Eastbound again we began to see light brown termite mounds that are “spikey” like stalagmites, rather than the huge, mushroom like mounds common in the west. We were slowed in order to cross single lane bridges, a fact that still astonishes us. There are but two highway arteries crossing Australia from east to west and these bear the massive “road-train” trucks, plus of course the occasional tourist. We move to the center of the highway and look down the long passage of the bridge to see if the other end is clear as there is no passing space. As we transit, we monitor the “river” below in order to gauge the level of water saturation in the ground at the start of this “wet-season”. Most streams we see are not yet flowing and perhaps have a billabong on one side of the highway and dry river bed on the other. We bypassed the turnoff for the town of Derby and noted that we are now back in “crocodile country”.

On our approach to Fitzroy Crossing, the highway drops into the flood plain of the Fitzroy river and the trees look green and lush. We stopped for the night at the Fitzroy River Lodge and found ourselves as the only campers in this sprawling resort. We parked under shade trees, while being carefully observed by dozens of wallabies. It was relatively early in the day and we spent the afternoon drifting in the pool at the main lodge. Parked adjacent to the pool was a wireline truck and the only fellow traveller we encountered was one of the wireline company engineers. This rig was travelling east from a job near Broome. Australia has “in seam coal gasification” projects, which is a process of producing hydrocarbon gas from subterranean coal beds that would be uneconomic to mine by conventional methods. They pump oxygen or steam down a well and ignite the coal. The underground combustion process produces a combustible gas “syn-gas” that is then extracted from a second well. If the coal has low permeability, “fraccing” or hydraulic fracturing of the coal is used to provide a pathway for the gas to flow. The engineer we chatted with indicated that their typical operating depth was in the range of 2,000 to 6,000 feet, they worked only “cased” holes (drill holes that have been lined with steel pipe, cemented in place) and that they often used a “slickline”. I had to look up “slick-line” to see that it is a braided cable with no electrical conductors inside. It is simply used to support various mechanical devices for such tasks as perforating the steel pipe, extracting damaged components etcetera.

On our walk back to the bus, the wallabies paused in their grazing to stare at us. We were carrying large inflated pool floats and walked within perhaps fifteen feet of one animal and yet they didn’t flee. Perhaps they identified us as oversized insects with brightly colored wings.

November 27, 2014

Today is Thanksgiving but in Australia, nobody seems to notice. We made an early departure from the caravan park, the highway four lanes wide and two lanes width at the round-abouts (called “traffic circles” in the USA, although few know what they are for). Everyone seemed to be in a hurry, driving aggressively and reluctant to give way to a lane-changing, sleepy tourist driving a bus. We headed north towards the coastal highway, passing the white mountain of salt waiting to be shipped, spotted a fuel station on the left and began to move into the exit lane for the turnoff. A “Ute” had just passed us and lost something from the truck bed, so he too slowed as though going to exit towards the fuel station. He then changed his mind and abruptly U-turned to the right (we are driving on the left, remember) across our bows. Unfortunately a second Ute was passing us who T-Boned him. Very exciting, lots of noise and tire smoke and nobody hurt. We refueled and then came back to the accident scene to provide witness information but by the time we arrived, both vehicles were already leaving. Both vehicles looked like company owned trucks and in Australia, liability insurance is paid when you pay your registration fee. If you haven’t renewed the registration, the camera on the next police car you pass will register the fact and alert the officer. The result, no uninsured motorists! What a concept.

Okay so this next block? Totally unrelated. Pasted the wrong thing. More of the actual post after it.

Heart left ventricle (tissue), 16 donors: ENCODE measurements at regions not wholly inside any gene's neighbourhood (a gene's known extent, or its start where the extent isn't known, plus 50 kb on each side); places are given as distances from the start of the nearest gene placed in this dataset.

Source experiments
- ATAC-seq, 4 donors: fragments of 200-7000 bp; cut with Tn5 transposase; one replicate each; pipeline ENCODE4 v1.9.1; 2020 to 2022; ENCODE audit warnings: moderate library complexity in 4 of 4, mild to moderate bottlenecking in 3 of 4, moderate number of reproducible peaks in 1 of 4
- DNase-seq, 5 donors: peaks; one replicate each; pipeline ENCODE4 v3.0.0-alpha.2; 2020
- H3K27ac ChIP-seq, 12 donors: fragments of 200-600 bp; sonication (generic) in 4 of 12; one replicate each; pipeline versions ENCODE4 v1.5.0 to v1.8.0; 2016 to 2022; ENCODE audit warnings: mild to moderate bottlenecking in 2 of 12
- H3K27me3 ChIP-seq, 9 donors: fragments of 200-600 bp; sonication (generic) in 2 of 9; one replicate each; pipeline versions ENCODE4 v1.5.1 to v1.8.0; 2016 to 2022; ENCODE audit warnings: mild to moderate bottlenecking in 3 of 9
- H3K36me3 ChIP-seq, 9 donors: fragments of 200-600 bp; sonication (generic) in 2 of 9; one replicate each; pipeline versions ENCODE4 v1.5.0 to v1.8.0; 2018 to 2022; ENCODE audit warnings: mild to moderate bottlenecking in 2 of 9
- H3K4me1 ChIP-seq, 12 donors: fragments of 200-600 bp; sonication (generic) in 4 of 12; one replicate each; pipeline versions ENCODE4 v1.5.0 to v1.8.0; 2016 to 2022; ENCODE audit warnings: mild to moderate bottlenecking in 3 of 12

Driving even more carefully now, we continued east with most of the termite mounds wearing white hard hats. There must be enough hardhats scattered through the Australian bush to outfit several mines. The need for driving care was not the termites however but the number of cattle loose on the roadside. Added to this was a vicious gusting cross-wind, followed by an intense lightning storm coupled with frog strangling rain. The rain and lighting lasted for maybe an hour but the wind gusted strongly all day. The excitement comes when passing a four trailer road-train because the road is two lanes with a drop off to mud or gravel and you can see the end cars of the road train weaving at you, as the driver fights to keep his rig on the road. If he does drop his inside wheels off the bitumen, then you get a shower of stones targeted at the new windshield you just installed and the new front panel paint job that removed all of the previous stone chips.

The rain ended and the sky struggled to find blue and sunshine. We passed a large and very dead, striped snake, immediately identified as a “Death Adder” from Annette’s “road kill guide”. We noted that before an anti-venin was available, about 50 percent of bite victims died. Okay, remember the stripes – no wait, the book continued to warn that the Death Adder buries itself in the dust, with just the tip of its tail showing. This looks like a worm and is used to attract prey to its fangs. So don’t pick up “worms” either.